Illinois restaurant ordered to pay $27,155 for wage violations

Illinois restaurant Tequila’s Mexican Bar and Grill has been ordered to pay $27,155 (£21,113.96) in back wages to employees after an investigation by the US Department of Labor’s Wage and Hour Division (WHD) discovered the organisation was violating federal law.

The US District Court for the Central District of Illinois issued the injunction after WHD investigators found the employer was violating the Fair Labor Standards Act’s (FLSA) minimum wage laws by failing to record and pay employees for all of the hours worked, thus bringing their hourly pay rate below the federal minimum wage of $7.25 (£5.64) per hour.

Employer, Hector Munoz and manager Javier Munoz were both charged with repeated violations of federal record keeping requirements after the investigation discovered that Tequila’s Mexican Bar and Grill did not pay its employees the required time and a half for hours worked over and above 40 hours per week. 

This is the third time the WHD has investigated Tequila’s Mexican Bar and Grill.

As well as being ordered to pay $27,155 in back wages to 20 employees, the organisation has also been ordered to maintain payroll records going forward, and to provide each employee a pay statement detailing the following: payroll dates; hours worked and paid; earnings at both regular and overtime rates; gross amount paid; and all deductions.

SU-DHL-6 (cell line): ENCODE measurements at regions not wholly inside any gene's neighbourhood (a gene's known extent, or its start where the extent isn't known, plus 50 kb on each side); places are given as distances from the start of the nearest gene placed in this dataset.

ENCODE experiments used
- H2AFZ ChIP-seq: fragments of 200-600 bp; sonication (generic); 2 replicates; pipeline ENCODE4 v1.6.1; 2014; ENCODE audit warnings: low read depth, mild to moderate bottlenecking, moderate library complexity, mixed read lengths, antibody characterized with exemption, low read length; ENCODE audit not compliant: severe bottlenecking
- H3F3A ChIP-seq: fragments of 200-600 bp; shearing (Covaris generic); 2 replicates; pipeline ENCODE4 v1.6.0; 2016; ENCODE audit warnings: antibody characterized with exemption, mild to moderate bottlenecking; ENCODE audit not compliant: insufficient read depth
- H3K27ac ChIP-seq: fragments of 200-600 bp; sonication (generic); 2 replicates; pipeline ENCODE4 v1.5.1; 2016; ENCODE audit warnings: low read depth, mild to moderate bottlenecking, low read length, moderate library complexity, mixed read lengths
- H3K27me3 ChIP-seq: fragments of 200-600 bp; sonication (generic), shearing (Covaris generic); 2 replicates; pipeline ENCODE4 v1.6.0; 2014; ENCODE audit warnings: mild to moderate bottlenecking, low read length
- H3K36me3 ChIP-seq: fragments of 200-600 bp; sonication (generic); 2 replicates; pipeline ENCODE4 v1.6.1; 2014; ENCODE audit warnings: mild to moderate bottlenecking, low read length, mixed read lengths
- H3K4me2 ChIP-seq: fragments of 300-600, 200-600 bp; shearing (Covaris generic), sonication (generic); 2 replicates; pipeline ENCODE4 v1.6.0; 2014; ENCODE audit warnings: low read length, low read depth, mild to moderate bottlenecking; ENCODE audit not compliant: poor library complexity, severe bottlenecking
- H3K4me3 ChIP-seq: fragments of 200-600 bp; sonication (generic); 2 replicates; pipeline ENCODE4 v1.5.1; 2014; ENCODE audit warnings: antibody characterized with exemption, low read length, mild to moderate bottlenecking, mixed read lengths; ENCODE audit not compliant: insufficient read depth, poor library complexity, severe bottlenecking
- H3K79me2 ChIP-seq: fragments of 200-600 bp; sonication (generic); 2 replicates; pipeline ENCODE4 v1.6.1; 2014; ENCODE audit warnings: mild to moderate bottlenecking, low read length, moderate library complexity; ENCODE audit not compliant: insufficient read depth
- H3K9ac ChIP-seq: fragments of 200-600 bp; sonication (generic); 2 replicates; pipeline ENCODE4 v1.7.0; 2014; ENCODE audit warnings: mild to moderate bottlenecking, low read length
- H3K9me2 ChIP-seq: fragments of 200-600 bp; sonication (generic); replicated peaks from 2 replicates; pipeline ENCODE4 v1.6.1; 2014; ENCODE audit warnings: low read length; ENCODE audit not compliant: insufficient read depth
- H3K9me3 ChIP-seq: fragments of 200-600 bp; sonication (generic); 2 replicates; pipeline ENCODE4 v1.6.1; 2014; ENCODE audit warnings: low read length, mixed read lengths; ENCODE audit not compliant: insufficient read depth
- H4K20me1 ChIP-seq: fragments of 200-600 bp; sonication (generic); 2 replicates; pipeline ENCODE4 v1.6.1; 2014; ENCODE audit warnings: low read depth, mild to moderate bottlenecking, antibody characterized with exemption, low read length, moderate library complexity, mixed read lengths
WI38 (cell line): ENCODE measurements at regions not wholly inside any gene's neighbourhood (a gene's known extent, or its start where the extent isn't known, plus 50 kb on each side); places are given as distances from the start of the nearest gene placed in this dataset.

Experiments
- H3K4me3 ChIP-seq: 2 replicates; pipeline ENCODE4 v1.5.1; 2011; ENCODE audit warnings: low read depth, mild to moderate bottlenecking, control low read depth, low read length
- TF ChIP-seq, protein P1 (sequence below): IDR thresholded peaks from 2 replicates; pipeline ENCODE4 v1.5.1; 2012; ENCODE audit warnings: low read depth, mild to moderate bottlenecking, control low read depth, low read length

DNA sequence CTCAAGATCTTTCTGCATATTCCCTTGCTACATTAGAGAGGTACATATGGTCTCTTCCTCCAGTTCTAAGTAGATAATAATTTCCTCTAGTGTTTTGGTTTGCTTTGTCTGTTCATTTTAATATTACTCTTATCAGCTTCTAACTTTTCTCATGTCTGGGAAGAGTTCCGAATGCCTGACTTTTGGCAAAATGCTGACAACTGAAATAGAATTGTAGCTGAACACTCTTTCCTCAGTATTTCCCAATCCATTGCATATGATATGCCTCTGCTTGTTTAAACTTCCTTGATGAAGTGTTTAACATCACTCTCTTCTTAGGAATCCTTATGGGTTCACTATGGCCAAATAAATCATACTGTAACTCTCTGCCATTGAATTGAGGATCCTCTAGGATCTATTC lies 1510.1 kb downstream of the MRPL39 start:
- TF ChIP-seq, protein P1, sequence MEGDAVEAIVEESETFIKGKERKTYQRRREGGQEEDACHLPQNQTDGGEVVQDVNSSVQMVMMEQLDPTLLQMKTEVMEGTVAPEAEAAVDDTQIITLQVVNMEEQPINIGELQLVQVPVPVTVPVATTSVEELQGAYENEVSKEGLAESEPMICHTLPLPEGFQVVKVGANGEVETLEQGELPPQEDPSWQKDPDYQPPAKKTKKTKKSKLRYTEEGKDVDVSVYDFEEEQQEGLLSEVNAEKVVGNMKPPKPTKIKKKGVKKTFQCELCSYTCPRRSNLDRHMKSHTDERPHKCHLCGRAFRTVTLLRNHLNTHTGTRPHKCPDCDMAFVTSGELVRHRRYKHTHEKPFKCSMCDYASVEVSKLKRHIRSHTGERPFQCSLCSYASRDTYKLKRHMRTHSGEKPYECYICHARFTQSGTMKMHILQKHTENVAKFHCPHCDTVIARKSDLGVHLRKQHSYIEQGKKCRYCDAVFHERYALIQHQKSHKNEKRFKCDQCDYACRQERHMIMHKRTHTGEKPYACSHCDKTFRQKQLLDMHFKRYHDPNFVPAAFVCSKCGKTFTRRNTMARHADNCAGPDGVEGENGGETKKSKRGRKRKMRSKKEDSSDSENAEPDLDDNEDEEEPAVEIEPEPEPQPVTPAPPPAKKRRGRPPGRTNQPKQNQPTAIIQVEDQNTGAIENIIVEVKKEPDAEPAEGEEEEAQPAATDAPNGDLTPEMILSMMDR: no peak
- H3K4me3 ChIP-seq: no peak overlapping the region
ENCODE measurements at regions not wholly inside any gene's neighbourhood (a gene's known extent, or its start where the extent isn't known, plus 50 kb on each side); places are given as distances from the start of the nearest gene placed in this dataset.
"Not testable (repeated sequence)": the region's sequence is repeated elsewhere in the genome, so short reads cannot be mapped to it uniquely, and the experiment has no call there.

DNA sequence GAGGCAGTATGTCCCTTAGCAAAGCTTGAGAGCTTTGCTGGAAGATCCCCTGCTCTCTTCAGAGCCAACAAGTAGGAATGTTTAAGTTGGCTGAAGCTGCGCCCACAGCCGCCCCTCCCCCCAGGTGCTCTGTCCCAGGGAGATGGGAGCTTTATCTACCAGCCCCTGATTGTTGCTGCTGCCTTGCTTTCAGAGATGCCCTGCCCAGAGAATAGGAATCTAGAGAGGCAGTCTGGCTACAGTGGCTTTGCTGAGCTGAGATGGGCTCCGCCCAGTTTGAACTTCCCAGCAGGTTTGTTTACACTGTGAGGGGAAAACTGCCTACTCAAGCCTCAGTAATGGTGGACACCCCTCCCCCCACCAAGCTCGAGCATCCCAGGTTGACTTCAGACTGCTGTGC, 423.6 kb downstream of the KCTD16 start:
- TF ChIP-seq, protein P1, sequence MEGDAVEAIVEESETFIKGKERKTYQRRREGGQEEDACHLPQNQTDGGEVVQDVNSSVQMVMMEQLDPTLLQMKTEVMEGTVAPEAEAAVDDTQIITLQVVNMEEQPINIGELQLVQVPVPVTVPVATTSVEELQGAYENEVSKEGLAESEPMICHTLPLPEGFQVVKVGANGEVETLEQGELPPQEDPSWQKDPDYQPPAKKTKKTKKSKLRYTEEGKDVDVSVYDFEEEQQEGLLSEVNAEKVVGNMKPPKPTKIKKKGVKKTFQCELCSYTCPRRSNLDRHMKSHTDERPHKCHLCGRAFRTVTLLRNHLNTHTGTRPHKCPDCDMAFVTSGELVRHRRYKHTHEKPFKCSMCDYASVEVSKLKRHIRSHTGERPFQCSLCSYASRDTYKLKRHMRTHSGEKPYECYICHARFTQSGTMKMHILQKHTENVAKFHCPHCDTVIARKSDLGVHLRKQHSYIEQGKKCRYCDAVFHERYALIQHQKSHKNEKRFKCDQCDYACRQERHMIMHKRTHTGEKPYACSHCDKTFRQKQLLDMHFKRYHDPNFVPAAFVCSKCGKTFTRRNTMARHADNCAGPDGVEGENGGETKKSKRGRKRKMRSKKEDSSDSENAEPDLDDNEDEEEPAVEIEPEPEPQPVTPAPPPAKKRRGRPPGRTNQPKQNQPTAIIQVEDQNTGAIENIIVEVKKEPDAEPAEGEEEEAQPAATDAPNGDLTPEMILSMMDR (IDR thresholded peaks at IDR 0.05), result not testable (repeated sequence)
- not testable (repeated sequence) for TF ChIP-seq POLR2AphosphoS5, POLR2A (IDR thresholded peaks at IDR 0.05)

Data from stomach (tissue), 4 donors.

In addition to this, the restaurant must also maintain records of employee personal data and post federal FLSA posters in both English and Spanish.

Jim Yochim, district director, St Louis, Missouri, at the WHD, said: “Employers must maintain accurate payroll records that clearly detail employees’ hours, pay rates, pay received, and the purpose of any deductions taken, and must pay their employees all the wages they have legally earned.

“Other employers should use this case as a reminder to review their own pay and record keeping practices. We encourage employers to contact us for assistance in understanding their responsibilities so that they can avoid violations like those found in this case.”